Nudging environmental behavior
Would this grocery cart, outfitted with a reflection of your face, make you buy more produce? Recent research suggests it would.
We are remarkably social creatures, evolutionarily tuned to our local environments to an extent we rarely appreciate. Change someone’s environment, you changed their behavior.
Policies that ignore the nuances of human psychology, that assume Homo sapiens and Homo economicus are roughly the same beast, will never reach their hoped-for level of impact.
On the other hand, policy makers who engage with behavioral science will find low-cost, low-opposition measures that are often jaw-droppingly effective.
Nudging refers to effecting desired behaviors through subtle changes to the context in which the decision is made. No economic incentives, no requirements, just change the person’s environment, and… voila! It has been described as a sort of “libertarian paternalism” for policy makers: libertarian because it doesn’t impinge on anyone’s options, paternalistic for trying to change behavior for the greater good.
The New York Times recently highlighted interesting research on nudging consumers to healthier food purchasing decisions. Just putting a strip of yellow duct tape down the middle of customers’ carts and instructing them to put fruit and vegetables in one half, more than doubled the amount of produce the average customer bought. Putting a reflective placard in shopping carts also increased the amount of produce bought, as did informing customers of the amount of produce the average customer purchases. Interestingly, those three “tricks” all work through a different mechanism: The first by focusing attention on the amount of produce in the shopper’s cart and enlarging its space, the second by reminding the customer of his or her appearance and making the relationship between grocery choices and health more salient, and the third by activating social norms.
Each of those makes the customer aware that some sort of intervention is happening. But that needn’t be the case. Consider this: when you enter your grocery store, which direction do you turn? Usually, it’s to the right. But by putting big green arrows on the floor, the same researchers were able to direct 90 percent of shoppers to disregard their norms and habits and head left for the produce isle.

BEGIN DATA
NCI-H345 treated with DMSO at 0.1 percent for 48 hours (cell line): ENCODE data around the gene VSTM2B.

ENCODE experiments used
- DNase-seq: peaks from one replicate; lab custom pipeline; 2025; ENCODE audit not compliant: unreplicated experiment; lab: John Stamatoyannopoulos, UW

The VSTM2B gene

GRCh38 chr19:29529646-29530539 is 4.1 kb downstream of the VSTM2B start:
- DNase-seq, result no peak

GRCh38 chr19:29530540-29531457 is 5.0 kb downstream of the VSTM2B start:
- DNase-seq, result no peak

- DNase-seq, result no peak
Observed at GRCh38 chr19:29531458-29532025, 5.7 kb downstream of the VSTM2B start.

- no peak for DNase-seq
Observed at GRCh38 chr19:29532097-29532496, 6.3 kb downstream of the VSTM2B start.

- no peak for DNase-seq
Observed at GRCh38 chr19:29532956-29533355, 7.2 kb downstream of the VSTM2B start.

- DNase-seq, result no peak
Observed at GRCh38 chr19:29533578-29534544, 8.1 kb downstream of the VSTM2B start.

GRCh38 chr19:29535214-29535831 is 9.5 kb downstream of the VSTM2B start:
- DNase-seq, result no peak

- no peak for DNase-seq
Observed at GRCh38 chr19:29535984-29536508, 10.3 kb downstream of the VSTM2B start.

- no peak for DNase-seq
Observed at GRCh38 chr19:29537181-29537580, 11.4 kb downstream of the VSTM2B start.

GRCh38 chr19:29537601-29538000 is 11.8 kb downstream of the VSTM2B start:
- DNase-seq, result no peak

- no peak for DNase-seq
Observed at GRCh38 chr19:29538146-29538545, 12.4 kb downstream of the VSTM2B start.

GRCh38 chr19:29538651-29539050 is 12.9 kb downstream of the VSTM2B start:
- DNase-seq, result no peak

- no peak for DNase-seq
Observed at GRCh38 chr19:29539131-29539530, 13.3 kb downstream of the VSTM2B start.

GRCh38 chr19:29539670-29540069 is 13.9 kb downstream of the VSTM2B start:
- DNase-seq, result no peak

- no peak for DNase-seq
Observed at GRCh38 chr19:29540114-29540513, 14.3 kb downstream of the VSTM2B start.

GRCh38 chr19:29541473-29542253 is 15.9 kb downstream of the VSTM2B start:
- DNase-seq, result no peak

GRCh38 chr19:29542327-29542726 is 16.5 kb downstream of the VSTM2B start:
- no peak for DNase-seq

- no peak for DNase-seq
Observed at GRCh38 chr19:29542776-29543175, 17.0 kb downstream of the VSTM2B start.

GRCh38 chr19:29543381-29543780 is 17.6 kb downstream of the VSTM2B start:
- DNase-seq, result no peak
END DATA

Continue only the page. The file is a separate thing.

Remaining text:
Clearly, nudges can effect powerful changes in behavior. However, they have to be implemented with an appreciation for nuance. When customers got both a reflective placard in the cart and arrows on the floor, they bought less produce.
Nudging for the Environment
Recycling rates can be increased by 34 percent simply by matching the shape of lid of the recycling bin to the shape of the object to be recycled: small circles for cans and bottles, slits for paper. The researchers’ proposed mechanism: Reducing the cognitive demand required leads to increased compliance.
Hotels have been able to nudge customers to reuse towels—saving money for the hotel and decreasing environmental impact without decreasing the quality of service for customers who want a fresh towel every day—by putting cards in bathrooms with messages like, “Help us preserve natural resources by reusing your towel.” Those sorts of messages though—aimed at rational and moral processes—appear to be less effective than social norm based messages. While the environmental messages generated 35 percent reuse, a social norm message like “75 percent of guests use their towels more than once” generated a 44 percent reuse rate.
The drive toward the social norm can push either toward or away from pro-environment behavior. When energy bills included a comparison to average use for the neighborhood, customers who had used more than average decreased their use, while those who had used less than average increased their use. However, when customers whose energy use was below average got a smiley-face with that news, the emoticon prevented the subsequent increase. And including a frowny-face with the news that a customer’s energy use was above average led to an even greater reduction than the comparison alone. Seriously, emoticons.
So as you go about your day, remember that every day, more people are doing what they can to protect our environment. Just like you. :-)
Thaler and Sunstein: Nudge: Improving Decisions About Health, Wealth, and Happiness.